The fire in the iron stove was lit before Kurt opened his eyes. He awoke to a cave full of warm light, active light. The kind of light and warmth that made him want to snuggle deeper into his fur blankets and just watch the shadows dance on the rough walls till he dozed and the dancers seemed to be both within and without. Instead a gentle scraping sound dragged him into full awareness.
Across the chamber the large monster he called Ub sat on the floor, smoking his pipe and filing a milky green stone by the dancing light. Kurt couldn’t tell what it was supposed to be yet. In Kurt’s ten years he couldn’t count the number of times he had witnessed this process; it must be a million times. The monster would choose a stone. How Kurt could never tell. When he was a little kid he used to try and pick stones himself. He would bring the monster a pretty one that had caught his fancy or a thin sharp one that he thought would make a good blade but the monster would almost always reject them. Kurt had even gotten some books on rocks so that he could learn whatever the monster knew about them. But the books had so many words in them that he mostly looked at the pictures and picked his favorites. It probably didn’t matter anyway. Kurt believed that the monster’s glittering black eyes could see right into the stones and perceived some flaw in them that his blue eyes could not.
When the monster found one that pleased him though he would stare at it for hours, turning it this way and that and sometimes he would murmur as if talking to it. Then the monster would take this shapeless lump that had grown warm from being cradled in the monster’s hands and he would oh so carefully place his chisel against it in just the right way and at just the right angle and down would come the hammer! Sparks might sometimes fly, chips and fragments most certainly would. When the hammer’s violence was through the monster would pull out the saw, or sometimes, when the stone was soft enough, just his hooked thumb claw and pull away more shavings that didn’t fit his vision. Then came the file. Dust settling everywhere as he focused only on the stone, only it was no longer just a stone. Now it began to show the shape of the monster’s design. Along the way, even though he knew the answer, Kurt’s curiosity would get the best of him and he would ask, “What’s it going to be?” To which the monster would always rumble, “What t’was meant to be.”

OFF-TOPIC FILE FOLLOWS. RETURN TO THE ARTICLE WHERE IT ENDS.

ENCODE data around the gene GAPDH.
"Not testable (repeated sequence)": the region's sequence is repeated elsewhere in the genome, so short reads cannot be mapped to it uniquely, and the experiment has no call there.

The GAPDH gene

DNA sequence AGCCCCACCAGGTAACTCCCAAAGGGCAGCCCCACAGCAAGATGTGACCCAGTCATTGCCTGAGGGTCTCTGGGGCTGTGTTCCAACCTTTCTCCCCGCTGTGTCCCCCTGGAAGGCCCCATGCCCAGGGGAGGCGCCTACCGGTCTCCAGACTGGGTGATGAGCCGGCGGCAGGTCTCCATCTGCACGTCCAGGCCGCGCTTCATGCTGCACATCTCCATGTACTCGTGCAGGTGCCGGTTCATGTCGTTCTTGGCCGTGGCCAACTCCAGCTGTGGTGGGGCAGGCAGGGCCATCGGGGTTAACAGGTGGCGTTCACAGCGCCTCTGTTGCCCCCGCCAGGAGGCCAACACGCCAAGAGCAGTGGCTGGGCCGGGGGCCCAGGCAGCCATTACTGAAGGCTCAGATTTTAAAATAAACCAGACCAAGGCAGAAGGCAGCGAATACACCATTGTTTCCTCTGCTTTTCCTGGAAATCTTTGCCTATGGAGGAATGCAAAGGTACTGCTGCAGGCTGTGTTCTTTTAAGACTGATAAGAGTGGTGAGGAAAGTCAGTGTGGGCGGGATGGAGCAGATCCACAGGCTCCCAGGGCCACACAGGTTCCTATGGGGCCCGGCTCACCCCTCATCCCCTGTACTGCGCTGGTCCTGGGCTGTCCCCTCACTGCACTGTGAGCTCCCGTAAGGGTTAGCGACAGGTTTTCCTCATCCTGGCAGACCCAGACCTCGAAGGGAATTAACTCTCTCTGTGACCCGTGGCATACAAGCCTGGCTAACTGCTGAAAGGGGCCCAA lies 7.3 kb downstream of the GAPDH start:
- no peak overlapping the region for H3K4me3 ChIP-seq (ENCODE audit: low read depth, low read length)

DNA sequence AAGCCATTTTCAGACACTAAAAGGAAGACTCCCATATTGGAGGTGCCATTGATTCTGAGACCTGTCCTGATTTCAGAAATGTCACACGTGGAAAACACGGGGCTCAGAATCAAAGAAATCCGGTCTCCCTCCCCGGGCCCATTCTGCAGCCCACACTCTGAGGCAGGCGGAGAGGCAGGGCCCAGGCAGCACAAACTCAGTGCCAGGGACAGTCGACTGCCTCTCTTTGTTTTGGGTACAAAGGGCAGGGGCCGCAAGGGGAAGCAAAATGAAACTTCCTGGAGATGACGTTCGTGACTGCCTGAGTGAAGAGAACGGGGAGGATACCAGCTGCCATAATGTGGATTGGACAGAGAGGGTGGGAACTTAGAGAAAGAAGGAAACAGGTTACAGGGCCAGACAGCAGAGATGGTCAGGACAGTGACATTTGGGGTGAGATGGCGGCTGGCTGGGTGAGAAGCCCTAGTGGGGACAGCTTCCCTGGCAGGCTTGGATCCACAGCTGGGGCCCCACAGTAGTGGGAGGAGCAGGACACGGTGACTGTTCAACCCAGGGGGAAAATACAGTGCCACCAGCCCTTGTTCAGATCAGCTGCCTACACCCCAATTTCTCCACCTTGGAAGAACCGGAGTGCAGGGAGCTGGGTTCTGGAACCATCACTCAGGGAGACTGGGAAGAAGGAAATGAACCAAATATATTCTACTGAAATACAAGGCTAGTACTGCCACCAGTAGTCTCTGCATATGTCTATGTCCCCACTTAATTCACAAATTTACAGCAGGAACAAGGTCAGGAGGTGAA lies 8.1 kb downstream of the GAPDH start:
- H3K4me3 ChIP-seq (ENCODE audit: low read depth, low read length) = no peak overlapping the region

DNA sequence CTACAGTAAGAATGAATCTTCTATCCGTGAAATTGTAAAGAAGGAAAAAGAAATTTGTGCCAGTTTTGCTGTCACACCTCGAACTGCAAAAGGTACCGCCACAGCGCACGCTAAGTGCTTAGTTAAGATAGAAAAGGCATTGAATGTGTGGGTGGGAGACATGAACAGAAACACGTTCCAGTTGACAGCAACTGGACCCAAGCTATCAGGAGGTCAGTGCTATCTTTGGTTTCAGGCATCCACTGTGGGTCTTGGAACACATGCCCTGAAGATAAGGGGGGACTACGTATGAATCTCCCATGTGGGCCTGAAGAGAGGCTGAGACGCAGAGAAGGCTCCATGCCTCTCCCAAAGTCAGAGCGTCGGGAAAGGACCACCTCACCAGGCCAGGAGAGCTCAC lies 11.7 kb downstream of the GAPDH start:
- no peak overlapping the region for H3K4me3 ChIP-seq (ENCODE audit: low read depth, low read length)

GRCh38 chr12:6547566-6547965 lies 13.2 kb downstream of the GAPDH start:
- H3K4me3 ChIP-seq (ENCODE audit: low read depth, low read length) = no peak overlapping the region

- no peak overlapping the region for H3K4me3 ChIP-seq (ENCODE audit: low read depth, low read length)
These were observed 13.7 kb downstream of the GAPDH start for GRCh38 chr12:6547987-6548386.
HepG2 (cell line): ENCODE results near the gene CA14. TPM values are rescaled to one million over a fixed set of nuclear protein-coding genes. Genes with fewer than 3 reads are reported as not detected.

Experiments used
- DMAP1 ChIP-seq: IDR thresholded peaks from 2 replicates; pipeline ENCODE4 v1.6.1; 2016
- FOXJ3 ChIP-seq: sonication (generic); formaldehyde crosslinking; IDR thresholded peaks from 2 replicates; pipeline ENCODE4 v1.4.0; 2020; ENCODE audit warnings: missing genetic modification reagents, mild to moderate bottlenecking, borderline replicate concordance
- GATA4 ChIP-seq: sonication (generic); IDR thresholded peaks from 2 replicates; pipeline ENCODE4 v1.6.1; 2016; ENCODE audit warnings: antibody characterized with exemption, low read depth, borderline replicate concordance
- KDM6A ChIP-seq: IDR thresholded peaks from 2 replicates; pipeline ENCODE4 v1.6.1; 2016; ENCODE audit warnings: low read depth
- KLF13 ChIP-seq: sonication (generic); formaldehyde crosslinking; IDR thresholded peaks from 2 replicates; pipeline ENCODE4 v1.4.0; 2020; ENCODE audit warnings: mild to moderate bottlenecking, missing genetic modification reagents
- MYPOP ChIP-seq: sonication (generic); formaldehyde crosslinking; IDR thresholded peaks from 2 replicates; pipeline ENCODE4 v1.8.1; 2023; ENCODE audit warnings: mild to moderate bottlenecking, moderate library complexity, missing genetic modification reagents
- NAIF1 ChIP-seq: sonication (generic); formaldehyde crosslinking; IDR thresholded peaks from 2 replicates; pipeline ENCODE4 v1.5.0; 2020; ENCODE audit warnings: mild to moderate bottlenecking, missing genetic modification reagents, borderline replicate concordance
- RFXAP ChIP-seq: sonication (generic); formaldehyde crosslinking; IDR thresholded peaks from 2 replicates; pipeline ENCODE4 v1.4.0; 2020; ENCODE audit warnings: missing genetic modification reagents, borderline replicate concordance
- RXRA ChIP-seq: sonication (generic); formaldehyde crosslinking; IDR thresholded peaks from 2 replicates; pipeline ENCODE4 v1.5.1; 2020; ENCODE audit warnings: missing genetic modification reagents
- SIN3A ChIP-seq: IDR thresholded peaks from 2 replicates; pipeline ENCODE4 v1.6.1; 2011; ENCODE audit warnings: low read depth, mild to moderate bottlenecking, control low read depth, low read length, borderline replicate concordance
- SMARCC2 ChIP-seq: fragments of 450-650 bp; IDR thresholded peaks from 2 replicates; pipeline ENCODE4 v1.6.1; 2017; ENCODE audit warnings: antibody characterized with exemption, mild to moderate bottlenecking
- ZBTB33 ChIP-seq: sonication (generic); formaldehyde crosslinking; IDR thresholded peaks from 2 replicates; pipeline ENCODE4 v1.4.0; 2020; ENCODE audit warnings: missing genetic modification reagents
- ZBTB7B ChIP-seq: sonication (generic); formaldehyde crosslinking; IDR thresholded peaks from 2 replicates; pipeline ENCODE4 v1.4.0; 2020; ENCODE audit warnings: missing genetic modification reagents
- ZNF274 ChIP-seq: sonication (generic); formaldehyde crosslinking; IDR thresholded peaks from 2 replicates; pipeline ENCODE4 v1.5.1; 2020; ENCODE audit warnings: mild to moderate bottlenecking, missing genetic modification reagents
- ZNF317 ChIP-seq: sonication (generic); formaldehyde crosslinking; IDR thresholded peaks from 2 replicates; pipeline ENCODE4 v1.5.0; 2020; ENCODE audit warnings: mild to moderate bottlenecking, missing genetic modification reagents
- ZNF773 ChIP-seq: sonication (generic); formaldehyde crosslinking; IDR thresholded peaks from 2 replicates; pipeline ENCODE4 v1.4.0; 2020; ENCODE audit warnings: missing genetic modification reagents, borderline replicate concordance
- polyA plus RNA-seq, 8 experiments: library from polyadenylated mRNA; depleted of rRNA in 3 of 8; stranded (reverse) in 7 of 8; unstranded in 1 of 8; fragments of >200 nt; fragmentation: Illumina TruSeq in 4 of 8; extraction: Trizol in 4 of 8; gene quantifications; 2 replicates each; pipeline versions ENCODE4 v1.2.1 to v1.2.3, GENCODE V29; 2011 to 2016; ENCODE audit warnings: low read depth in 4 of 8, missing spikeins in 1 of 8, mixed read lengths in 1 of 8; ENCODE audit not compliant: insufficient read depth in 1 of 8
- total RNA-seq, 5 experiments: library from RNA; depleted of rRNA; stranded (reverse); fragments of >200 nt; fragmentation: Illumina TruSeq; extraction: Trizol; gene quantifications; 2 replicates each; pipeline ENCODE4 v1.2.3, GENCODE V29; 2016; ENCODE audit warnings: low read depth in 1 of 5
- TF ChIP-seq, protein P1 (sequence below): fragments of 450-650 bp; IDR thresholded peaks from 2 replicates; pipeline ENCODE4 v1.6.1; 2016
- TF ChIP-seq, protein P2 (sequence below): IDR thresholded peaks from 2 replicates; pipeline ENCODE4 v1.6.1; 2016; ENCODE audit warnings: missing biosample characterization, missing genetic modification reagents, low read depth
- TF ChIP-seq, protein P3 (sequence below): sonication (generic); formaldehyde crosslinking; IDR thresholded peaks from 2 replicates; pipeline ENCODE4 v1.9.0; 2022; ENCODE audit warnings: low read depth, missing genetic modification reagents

Kurt hated the monster.
Lastly would come the polishing paper that would make the surfaces shiny and smooth but by then the mystery was normally over and the design was obvious. It t’was whatever it t’was: another piece of jewelry or some utensil or a dumb toy for his brother Tal. By then Kurt was bored with it. It was the forming that fascinated him. He wanted to know how to shape things to his will like the monster did.
The filing stopped. Kurt looked up to see the monster’s eyes on him, like two rocks themselves, hard, glittering and black as Obsidian. “Fair morn, early bird,” the monster rumbled, “Wash and wake thy brother.”
“Can’t I eat first?” Kurt asked.
“T’will break fast with the family. Wash.”
“But I’m hungry.”
“Indeed? Does thy keen mastery of the obvious discern that I’ve now told thee twice to wash?”
“Yeah,” Kurt sighed.
“Yet there thou lay.”
Kurt hated the monster. But he got up and did what he was told before he had to be ‘told’ a third time. Third times usually didn’t involve words so much. He kicked off his blankets and drew a sharp breath. Despite the warmth of the stove, the cave was always a cave: damp and cold. Not like his friends’ houses. Their houses had thick walls that weren’t hewn from stone but smooth and insulated somehow. They didn’t heat with an old stove either. They had something beneath the floor so that the heat was evenly distributed and the thick, fuzzy carpets felt warm beneath your feet. Kurt hadn’t realized that he was poor until he started visiting his friends’ houses.
Kurt took a candle and lit it from the fire. He set it next to the tub, which he filled with hot water from the pipe that ran behind the stove and drew the curtain. He luxuriated in the steamy water probably longer than he should but it just felt so good after being chased from his warm bed. Besides, he could hear the filing again so the monster was not paying attention to anything Kurt was doing. He may have even dozed off again for he thought he heard the cuckoo clock from the main chamber but the silence of the gentle scraping continued unabated. He got out when it finally started to feel cool, found a stiff, old towel and hurried back in front of the stove to dry off and get dressed. The movement caught the monster’s eye. He looked up at the clock, flung the stone aside and growled, “Make haste, Lord Waste and leave thy brother to his slumber. Late be we in thy hope to circumvent grace with soap.”
“It’s not my fault! I can’t see the clock!”
“Sheathe thy tongue and thy shame! We put to foot!”
“But I didn’t get breakfast!”
“Thou chose to feed thy sloth instead.”
“Whatever that means.”
“Tis means thy belly shall be thy lesson, hie!
“Thanks, that cleared it up.” Kurt jammed his legs into his pants and looked around. “Where’s my shirt?”
“As if thou had but one.”
“My blue one, it’s not here.”
“Choose a lesser and be done with it!”
“I want that shirt!” Almost before the words left his mouth, the monster was across the chamber, in his drawer and with furious paws, yanked out the shirt on top and crammed it over Kurt’s head. Then, without letting him put his arms in the sleeves, the monster used the shirt to hoist Kurt up like a sack and carry him out the door.